Sunday, July 3, 2016

The New York State Capitol

We added another capitol to our list when we toured the Albany, New York building.  This building has to be near the top when it comes to grandeur, as it should be, since planning started in 1866 and the building was not completed until 1899.  It cost over $25,000,000 which is more than the cost of the U.S. Capitol.   
The building was constructed entirely of stone with the lower walls being up to five feet thick.  Hundreds of stone cutters and carvers from England, Ireland, Scotland and Wales did all the work by hand.  The exterior walls are granite which is very hard and difficult to carve.  The building has several styles of architecture including Moorish, Gothic, Victorian and Romanesque, each a reflection of the five different architects who designed the building over the years. 
Today the capitol overlooks the Empire Plaza that was built 50 years ago to house all the state government agencies in Albany.  Don't miss the observation deck on the top of the Corning Tower for a beautiful view of the capitol, the plaza, Albany and the Hudson River Valley.
The capitol at the end of the Empire Plaza.  The plaza includes many works of art and fountains.  These are two of the four identical government office towers along the plaza.
Looking down the plaza from the capitol is The Egg, a concert hall, the Corning Tower and the New York State Museum.
A few of the art works in the concourse under the plaza and in the lobby of the Corning Tower.  Almost all the art work in the Empire Plaza complex is contemporary. 
There are three main staircases in the building, The Senate Staircase (here), the Assembly Staircase and The Great Western Staircase.  These staircases were built with granite and Corsehill sandstone imported from Scotland.  The sandstone was easier to carve and the staircases have some of the most ornate carvings in the building.
While there are carvings of many famous people, General Sheridan here, the architect told the carvers to just cover the walls with carvings and to not repeat any, so they often just did faces of family and friends.  The main figures on one floor are from the Civil War and on another floor from the Revolutionary War.
The Great Western Staircase is know as the Million Dollar Staircase.  In addition to the carvings there is a greenhouse like skylight on the roof over the staircase.  While skylights where incorporated into the original design they were later covered until recent renovations.  The need for these skylights was lessened when the capitol became the first public building in the country with electric lights.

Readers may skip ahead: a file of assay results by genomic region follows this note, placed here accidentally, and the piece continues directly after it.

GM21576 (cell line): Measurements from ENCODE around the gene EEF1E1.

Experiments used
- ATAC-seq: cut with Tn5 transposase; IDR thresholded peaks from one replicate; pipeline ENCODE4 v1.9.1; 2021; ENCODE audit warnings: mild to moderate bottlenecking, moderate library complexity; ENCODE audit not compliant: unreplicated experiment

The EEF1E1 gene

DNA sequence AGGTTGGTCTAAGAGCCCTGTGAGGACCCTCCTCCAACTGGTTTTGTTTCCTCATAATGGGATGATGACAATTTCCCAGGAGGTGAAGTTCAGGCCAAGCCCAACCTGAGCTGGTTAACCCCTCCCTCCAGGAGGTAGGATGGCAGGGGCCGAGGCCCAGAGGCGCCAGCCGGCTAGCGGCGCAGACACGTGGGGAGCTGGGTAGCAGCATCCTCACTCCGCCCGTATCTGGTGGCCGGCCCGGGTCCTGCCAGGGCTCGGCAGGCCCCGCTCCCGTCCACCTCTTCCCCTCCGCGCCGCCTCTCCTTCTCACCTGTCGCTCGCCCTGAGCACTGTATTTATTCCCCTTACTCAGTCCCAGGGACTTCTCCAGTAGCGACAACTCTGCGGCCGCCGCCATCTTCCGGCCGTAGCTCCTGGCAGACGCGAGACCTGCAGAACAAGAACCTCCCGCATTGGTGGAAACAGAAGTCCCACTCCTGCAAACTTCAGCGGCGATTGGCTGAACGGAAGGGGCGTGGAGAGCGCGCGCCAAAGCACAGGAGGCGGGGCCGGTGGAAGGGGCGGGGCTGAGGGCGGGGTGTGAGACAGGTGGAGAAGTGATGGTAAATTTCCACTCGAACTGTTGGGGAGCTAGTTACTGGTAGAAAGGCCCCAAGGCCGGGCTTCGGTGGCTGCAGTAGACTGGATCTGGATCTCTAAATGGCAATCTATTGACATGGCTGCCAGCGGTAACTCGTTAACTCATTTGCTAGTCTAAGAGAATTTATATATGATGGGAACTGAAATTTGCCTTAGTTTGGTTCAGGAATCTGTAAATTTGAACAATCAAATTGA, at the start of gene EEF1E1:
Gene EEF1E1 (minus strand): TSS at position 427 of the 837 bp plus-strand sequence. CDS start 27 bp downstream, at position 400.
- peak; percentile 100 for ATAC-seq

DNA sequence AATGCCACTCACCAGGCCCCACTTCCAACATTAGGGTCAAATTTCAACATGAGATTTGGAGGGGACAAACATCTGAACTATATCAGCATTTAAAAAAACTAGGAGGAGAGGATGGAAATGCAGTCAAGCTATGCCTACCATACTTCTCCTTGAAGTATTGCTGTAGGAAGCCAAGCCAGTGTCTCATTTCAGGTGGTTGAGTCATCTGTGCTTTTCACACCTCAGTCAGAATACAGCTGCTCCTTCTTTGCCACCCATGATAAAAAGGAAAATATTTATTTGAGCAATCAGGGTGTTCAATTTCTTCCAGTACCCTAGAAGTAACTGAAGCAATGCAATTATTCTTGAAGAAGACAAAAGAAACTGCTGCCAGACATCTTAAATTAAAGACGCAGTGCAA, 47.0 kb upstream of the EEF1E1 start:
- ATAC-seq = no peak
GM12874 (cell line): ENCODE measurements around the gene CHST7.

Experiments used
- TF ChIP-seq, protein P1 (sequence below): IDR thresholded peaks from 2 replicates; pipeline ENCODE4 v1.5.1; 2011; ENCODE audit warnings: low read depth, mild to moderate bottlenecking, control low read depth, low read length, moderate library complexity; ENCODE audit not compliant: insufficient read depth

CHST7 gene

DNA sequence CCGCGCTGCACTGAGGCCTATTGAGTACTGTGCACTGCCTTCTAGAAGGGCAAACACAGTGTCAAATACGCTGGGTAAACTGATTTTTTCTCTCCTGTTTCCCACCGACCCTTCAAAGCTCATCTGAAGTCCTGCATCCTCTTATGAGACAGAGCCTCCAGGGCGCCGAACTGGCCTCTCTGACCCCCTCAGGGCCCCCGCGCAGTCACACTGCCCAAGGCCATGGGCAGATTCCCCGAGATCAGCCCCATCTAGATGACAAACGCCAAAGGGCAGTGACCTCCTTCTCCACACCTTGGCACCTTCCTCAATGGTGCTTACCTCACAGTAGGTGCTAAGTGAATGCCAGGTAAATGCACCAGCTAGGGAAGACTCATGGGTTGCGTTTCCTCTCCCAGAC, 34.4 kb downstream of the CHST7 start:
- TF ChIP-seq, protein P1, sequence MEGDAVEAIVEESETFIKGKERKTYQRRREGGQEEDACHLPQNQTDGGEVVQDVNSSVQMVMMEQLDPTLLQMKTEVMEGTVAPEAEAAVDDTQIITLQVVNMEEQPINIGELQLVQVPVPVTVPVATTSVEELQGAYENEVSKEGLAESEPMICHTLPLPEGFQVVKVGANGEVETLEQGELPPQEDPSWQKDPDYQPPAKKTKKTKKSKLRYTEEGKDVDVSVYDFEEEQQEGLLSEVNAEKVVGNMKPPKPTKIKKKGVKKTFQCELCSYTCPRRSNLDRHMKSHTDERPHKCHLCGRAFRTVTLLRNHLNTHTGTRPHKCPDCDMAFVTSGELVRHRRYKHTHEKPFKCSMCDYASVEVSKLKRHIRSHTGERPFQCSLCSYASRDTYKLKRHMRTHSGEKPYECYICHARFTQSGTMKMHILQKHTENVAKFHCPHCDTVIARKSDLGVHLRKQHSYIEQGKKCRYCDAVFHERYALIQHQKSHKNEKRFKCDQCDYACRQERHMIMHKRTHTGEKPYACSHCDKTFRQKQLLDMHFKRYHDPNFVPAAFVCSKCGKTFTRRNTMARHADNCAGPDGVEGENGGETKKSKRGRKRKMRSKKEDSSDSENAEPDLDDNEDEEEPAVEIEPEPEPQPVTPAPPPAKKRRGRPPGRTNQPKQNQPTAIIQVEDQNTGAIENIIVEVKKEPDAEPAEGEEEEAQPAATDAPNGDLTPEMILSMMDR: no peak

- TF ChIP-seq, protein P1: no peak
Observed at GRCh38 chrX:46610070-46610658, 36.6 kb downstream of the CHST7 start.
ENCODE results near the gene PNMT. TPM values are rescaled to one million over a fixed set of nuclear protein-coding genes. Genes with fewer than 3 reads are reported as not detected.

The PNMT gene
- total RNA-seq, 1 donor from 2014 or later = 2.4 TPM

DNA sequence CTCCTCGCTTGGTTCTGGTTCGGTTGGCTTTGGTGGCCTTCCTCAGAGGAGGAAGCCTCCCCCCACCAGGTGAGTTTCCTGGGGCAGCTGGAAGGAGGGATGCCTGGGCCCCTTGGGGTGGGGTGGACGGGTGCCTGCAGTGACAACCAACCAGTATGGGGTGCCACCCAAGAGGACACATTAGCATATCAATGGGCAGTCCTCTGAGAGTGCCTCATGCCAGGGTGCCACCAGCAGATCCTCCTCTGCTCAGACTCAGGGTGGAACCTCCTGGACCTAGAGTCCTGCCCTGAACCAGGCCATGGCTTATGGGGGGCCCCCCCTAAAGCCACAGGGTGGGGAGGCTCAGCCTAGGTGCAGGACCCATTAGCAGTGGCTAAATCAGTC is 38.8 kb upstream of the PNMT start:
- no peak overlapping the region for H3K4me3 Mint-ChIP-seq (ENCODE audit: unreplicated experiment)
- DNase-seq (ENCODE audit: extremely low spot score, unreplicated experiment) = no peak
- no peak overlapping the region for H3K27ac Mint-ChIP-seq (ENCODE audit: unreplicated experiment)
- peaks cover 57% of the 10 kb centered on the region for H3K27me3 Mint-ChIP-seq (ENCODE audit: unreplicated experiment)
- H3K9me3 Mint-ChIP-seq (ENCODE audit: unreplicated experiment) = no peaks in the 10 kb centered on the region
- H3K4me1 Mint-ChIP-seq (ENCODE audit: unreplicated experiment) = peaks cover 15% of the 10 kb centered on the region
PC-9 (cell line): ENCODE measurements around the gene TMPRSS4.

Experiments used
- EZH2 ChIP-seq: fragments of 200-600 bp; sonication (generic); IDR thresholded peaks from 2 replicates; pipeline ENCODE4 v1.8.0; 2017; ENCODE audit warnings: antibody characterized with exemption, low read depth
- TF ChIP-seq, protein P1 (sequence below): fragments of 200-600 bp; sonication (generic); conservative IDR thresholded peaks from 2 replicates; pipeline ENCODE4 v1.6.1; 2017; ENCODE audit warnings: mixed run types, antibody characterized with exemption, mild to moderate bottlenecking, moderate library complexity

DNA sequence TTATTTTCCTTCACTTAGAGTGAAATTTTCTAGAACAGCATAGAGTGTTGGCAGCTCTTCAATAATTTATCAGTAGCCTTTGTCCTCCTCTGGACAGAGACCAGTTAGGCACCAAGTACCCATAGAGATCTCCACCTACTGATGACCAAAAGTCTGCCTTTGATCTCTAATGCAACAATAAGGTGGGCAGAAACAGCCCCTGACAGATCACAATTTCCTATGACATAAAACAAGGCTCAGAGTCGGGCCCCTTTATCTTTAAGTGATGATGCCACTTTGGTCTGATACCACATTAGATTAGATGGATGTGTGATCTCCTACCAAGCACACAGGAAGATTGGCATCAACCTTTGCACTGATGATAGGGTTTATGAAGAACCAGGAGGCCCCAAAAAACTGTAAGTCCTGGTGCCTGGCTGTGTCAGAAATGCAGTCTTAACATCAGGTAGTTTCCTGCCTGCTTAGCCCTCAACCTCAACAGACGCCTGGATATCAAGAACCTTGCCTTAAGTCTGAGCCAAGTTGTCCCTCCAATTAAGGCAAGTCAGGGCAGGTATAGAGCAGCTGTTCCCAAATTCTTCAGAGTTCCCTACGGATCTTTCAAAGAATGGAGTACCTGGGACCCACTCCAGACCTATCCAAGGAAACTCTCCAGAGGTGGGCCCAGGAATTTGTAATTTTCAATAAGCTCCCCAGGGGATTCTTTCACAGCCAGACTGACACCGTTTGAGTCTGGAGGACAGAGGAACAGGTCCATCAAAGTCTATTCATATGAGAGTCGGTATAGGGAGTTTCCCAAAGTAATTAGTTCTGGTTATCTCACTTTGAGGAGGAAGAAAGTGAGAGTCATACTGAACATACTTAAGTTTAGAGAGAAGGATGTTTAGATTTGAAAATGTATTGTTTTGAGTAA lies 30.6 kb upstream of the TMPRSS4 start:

Alexander Hamilton at the top of the column.  This is a great example of the intricate carvings.  It is neat to be able to get a close up look at these unique works of art.
George Washington 
While there are over 150 carvings of famous men there are only eight of women.  This is author Harriet Beecher Stowe. 
Hidden in a small nook in the hall at the bottom of the staircase is a carving of a small devil.  The carver, who was being fired but was told to work out the day, was said to have done the carving as a curse on the building.  The black on the stone is from people using an open flame over the years to see this small figure (pre iphone lights).
The capitol does not have an exterior dome even though one was in the original plan.  But it does have an interior one where the dome was to be.  These scenes of the French and Indian War, Revolutionary War, Civil War and WWI were painted by William deLeftwich Dodge. The plan to remove the floor below were scrapped and it is now the Governor's Reception Room.  
The state seal of New York has the sun raising behind a mountain range overlooking the Hudson River.  The two women are Justice with her sword ready to strike against tyranny and Liberty with her foot on a crown symbolic of the end of the monarchy. 
First U.S. president George Washington and first New York Governor George Clinton.  These paintings are in two different places in the capitol but it is interesting that they are mirror opposites.
The Hall of Governors includes portraits of most New York governors.  These are the four who became president, Martin Van Buren, Grover Cleveland, Theodore Roosevelt and Franklin Roosevelt. 
The 63 member Senate Chamber has been restored to its original 1881 appearance.  The chamber is a blend of several different building materials and styles.  The background of the collage above is the ceiling of this chamber.
The 150 member Assembly Chamber.  This chamber originally had a stone vaulted ceiling, but after only ten years it began to collapse and was replaced.
The East side that overlooks the Hudson River was the original main entrance. The public now enters from Empire Plaza.  If you are interested in touring capitols make sure New York's is on your to do list.  It is without a doubt one of the most interesting and ornate that we have seen.

2 comments:

Jan Mains said...

We're planning to tour it either before or after the Escapade. Was this a guided or self-guided tour? See you soon.

Doing It On the Road(Part II) said...

Love the stone carvings, great post!